It’s been more than a week since WordCamp Sacramento 2017–time spent partly on recovering and partly on work–but thanks to the notes I took and my live-tweeting habit, I can reconstruct enough to produce something of a highlight reel. Here are some of the many things I enjoyed about the event.
San Francisco gets most of the tourist attention, but in a lot of ways Sacramento is a much nicer city. For one thing, you can park there. For another, it’s fairly flat, which makes walking easier. It has gracious Victorian neighborhoods, hipster restaurants, several museums, and the Gold Rush-Era Old Town. This year’s event was at the Sacramento Convention Center, bang in the middle of everything, and we rented an Airbnb a short walk away.
At WordCamp Sacramento 2015, we actually had a sit-down speaker dinner at Ten22, a lovely restaurant in Old Town. It’s not practical (or necessarily a good use of WordCamp funds) to have a sit-down dinner when there are 50 speakers, even if not all of them had arrived by Friday night. The 2017 speaker reception took place at a pizza-and-gelato bar called Hot Italian. (Naturally I couldn’t eat anything there, but after the reception my husband and I had a lovely dinner at Orchid Thai up the street.)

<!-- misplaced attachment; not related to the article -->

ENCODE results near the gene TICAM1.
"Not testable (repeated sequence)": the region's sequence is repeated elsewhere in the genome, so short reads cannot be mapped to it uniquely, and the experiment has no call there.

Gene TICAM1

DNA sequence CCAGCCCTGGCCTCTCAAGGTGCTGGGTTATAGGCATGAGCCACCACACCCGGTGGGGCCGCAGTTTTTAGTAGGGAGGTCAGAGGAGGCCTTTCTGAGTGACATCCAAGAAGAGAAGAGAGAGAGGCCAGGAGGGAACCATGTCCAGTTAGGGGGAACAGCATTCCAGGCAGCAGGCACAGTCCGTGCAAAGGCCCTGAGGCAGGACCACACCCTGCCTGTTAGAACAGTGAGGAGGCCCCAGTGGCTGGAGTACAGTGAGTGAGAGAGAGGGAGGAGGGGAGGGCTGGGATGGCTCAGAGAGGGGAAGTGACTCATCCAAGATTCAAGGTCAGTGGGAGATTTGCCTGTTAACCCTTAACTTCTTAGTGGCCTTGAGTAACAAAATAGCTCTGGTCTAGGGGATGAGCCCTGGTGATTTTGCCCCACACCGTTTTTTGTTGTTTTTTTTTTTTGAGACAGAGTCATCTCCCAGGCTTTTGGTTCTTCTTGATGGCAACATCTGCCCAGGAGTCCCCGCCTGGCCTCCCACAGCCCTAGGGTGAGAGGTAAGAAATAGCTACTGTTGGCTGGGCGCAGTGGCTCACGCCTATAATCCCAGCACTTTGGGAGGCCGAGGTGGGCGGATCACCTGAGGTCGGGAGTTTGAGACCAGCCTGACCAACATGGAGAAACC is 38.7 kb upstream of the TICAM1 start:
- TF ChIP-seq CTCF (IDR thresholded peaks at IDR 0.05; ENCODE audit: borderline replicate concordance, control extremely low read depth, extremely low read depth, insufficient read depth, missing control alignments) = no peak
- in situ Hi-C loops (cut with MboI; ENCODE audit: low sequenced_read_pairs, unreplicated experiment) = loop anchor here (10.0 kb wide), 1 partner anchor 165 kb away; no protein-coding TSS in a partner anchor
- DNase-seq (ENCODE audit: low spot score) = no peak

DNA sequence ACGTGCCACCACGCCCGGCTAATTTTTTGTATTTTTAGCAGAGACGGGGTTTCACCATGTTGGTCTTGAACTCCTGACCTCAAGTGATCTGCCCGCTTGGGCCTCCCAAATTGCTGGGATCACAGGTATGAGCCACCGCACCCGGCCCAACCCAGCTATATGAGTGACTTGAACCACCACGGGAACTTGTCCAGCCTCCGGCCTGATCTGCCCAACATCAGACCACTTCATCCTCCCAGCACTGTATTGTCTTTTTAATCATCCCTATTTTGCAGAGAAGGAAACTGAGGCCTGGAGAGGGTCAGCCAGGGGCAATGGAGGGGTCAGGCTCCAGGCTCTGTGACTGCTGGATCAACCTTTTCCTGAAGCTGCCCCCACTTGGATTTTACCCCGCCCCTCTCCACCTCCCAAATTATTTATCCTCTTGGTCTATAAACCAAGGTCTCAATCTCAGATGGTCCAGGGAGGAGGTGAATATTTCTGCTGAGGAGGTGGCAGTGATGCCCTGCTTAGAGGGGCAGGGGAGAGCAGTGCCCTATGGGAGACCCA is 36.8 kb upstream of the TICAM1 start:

This event is where the speakers collect their badges and speaker gifts and have a chance to catch up with the people they know and meet the people they don’t. My favorite new person to meet was Verious B. Smith, a meetup organizer and the winner of the “coolest name” award.
The down side to the Sacramento Convention Center is that it’s huge, and if you didn’t pay attention to the email telling you which entrance to use, you had to walk through a lot of musty halls crowded with people going to to take credentialing tests or attend nail expos. The up side is that WordCamp Sacramento had the whole of the 2nd floor. The meeting rooms were neither too dark (as at WCSac 2015) nor too light (as at WCSac 2016). Everything was on one hallway and easy to find–and there were even enough women’s bathrooms.
In general, though, the place is nicer outside than in, with a sculpture garden populated by replicas of famous works, and a curiously Ozymandian display of public art outside the 13th Street entrance to the west lobby.
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